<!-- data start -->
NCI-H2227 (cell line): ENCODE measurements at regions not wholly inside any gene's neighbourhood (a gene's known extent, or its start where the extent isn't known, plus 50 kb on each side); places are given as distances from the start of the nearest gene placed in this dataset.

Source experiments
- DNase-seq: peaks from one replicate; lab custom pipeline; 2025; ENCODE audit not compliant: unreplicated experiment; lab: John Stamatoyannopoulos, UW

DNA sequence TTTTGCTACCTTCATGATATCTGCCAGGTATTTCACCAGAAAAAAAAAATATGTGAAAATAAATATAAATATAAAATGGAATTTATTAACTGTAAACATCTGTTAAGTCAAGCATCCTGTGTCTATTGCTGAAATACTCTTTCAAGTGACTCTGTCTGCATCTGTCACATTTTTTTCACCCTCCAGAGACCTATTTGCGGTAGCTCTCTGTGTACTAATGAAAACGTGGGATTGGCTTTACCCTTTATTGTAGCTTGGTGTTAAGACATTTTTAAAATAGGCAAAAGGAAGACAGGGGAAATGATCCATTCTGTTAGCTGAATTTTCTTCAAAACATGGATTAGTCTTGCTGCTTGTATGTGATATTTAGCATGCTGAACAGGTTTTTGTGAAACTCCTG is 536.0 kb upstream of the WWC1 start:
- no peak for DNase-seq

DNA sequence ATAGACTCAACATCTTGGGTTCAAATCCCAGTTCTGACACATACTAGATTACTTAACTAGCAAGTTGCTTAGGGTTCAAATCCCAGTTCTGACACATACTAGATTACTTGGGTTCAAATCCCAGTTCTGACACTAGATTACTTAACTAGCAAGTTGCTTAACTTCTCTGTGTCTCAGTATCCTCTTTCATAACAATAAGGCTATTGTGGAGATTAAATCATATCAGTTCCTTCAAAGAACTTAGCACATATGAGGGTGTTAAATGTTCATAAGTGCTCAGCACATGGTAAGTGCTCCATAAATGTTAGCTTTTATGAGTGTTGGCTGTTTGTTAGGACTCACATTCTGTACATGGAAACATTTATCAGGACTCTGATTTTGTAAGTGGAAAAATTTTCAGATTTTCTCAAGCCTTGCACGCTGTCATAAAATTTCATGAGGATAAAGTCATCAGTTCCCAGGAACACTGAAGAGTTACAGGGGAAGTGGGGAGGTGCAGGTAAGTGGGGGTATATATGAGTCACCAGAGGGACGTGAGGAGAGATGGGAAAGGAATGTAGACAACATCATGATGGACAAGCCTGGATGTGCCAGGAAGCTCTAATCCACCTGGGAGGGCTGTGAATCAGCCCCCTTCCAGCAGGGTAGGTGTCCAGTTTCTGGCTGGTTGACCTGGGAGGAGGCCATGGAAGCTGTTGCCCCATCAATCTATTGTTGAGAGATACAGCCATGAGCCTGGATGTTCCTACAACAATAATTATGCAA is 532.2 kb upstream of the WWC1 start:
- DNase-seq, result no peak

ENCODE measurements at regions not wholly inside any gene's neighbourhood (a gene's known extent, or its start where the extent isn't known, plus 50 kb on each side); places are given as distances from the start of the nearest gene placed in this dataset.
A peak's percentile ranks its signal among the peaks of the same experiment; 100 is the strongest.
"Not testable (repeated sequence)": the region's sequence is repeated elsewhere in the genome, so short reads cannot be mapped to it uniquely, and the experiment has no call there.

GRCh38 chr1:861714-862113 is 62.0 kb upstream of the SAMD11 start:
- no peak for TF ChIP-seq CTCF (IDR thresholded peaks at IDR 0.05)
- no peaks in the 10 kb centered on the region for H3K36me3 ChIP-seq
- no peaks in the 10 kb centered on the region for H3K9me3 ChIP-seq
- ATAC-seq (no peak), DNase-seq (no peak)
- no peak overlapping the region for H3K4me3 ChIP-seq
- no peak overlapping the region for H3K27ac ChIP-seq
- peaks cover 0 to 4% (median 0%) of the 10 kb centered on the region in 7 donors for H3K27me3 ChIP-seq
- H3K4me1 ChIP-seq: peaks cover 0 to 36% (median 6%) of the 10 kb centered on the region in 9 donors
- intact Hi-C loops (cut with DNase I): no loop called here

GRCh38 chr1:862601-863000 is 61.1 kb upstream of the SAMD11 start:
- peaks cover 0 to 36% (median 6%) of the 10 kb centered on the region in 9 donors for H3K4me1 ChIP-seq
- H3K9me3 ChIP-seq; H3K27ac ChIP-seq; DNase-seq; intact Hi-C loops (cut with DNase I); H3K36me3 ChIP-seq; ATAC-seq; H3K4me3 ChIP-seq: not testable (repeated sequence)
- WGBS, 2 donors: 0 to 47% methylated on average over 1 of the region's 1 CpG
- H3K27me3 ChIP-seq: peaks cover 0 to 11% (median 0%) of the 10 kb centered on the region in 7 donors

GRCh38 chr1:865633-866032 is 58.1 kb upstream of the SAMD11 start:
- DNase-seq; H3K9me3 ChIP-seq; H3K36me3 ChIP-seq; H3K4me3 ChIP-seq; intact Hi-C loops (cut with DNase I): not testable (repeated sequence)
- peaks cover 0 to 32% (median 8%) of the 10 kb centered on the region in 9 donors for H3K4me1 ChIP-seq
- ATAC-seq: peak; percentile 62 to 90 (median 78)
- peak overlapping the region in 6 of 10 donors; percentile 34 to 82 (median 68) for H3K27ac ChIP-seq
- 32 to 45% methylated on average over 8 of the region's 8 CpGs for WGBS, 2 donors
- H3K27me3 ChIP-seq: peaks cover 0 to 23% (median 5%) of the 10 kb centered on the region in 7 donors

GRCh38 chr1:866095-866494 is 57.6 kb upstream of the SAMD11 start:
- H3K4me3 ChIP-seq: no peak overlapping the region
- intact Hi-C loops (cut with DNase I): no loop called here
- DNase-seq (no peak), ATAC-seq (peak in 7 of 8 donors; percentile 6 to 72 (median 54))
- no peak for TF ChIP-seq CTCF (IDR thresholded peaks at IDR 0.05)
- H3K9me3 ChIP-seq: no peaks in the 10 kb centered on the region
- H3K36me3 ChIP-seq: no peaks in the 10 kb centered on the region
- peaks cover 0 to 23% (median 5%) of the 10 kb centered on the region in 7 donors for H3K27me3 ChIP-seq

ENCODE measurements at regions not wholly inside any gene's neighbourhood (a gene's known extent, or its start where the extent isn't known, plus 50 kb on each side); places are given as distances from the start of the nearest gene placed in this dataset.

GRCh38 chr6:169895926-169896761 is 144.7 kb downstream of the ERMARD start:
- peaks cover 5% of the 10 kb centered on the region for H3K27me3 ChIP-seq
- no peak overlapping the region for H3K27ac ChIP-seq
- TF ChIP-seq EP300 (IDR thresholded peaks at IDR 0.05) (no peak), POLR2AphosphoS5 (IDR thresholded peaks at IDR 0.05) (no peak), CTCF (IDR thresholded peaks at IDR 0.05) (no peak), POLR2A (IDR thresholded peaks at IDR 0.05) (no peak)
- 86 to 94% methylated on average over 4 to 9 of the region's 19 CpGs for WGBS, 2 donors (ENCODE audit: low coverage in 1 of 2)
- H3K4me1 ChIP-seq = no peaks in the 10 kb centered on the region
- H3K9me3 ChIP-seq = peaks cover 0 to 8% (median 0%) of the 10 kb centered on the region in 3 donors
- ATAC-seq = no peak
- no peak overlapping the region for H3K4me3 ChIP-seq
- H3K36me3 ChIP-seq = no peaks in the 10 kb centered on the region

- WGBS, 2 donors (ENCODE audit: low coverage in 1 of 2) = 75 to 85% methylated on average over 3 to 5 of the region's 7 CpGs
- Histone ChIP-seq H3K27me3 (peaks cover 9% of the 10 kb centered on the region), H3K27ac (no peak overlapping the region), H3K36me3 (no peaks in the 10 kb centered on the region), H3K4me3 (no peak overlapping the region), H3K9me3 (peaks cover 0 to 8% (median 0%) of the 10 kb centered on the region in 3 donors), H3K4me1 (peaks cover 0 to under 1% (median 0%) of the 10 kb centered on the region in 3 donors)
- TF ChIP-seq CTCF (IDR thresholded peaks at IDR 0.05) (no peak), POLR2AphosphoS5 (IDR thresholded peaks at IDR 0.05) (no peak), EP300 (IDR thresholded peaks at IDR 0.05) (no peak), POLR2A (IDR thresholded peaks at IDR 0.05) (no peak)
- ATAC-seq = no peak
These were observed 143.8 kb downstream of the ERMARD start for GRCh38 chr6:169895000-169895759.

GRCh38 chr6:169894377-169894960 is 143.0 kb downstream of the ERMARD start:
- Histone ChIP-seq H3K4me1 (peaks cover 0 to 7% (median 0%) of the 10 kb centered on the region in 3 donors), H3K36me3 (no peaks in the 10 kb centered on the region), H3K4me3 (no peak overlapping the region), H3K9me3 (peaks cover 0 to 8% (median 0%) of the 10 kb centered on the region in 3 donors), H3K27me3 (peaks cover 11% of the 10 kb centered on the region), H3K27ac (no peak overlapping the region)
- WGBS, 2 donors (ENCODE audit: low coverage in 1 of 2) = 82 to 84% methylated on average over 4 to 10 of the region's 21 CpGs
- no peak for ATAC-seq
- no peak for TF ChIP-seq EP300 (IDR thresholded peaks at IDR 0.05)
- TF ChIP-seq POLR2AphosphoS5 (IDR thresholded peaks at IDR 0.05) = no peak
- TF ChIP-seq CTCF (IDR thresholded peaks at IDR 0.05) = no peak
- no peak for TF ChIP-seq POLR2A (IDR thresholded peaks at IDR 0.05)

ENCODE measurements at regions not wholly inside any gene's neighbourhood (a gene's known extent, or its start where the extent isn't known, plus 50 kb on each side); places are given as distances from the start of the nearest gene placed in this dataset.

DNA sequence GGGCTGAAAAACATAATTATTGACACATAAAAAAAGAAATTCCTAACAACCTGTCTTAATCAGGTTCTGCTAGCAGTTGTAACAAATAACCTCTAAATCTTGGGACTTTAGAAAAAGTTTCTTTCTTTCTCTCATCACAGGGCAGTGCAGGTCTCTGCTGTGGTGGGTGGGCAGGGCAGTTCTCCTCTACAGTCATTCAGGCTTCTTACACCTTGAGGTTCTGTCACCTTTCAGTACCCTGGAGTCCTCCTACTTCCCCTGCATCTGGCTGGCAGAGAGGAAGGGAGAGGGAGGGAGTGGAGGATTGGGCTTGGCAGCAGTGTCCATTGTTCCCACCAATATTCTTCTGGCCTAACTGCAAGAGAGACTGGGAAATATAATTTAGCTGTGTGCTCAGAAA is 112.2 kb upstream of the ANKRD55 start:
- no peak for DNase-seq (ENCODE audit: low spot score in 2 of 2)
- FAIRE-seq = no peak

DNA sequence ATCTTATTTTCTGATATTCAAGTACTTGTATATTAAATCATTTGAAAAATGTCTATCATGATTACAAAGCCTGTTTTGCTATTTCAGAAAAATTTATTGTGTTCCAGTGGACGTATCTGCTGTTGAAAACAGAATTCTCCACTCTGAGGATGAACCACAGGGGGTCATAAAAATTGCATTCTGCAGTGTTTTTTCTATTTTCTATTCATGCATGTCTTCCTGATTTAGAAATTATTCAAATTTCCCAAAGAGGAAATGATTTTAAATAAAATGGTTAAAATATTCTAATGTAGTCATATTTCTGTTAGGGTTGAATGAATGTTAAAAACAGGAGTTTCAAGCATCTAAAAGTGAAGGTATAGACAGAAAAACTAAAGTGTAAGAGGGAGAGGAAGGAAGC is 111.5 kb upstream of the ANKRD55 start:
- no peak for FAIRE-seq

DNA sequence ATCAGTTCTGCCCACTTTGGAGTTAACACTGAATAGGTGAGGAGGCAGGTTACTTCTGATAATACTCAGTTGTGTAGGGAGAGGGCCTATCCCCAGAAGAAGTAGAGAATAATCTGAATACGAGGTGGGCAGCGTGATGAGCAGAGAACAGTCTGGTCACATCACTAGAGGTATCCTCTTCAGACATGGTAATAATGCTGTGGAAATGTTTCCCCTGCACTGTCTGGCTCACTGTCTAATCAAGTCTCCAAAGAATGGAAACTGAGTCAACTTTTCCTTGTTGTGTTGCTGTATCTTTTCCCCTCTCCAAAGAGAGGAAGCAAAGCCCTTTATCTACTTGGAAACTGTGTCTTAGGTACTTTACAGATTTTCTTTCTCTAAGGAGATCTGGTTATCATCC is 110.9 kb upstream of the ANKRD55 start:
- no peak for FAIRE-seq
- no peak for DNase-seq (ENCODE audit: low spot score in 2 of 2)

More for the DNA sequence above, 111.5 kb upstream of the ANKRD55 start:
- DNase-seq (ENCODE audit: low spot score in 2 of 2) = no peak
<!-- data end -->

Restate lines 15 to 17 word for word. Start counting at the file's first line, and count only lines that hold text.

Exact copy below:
- ATAC-seq (no peak), DNase-seq (no peak)
- no peak overlapping the region for H3K4me3 ChIP-seq
- no peak overlapping the region for H3K27ac ChIP-seq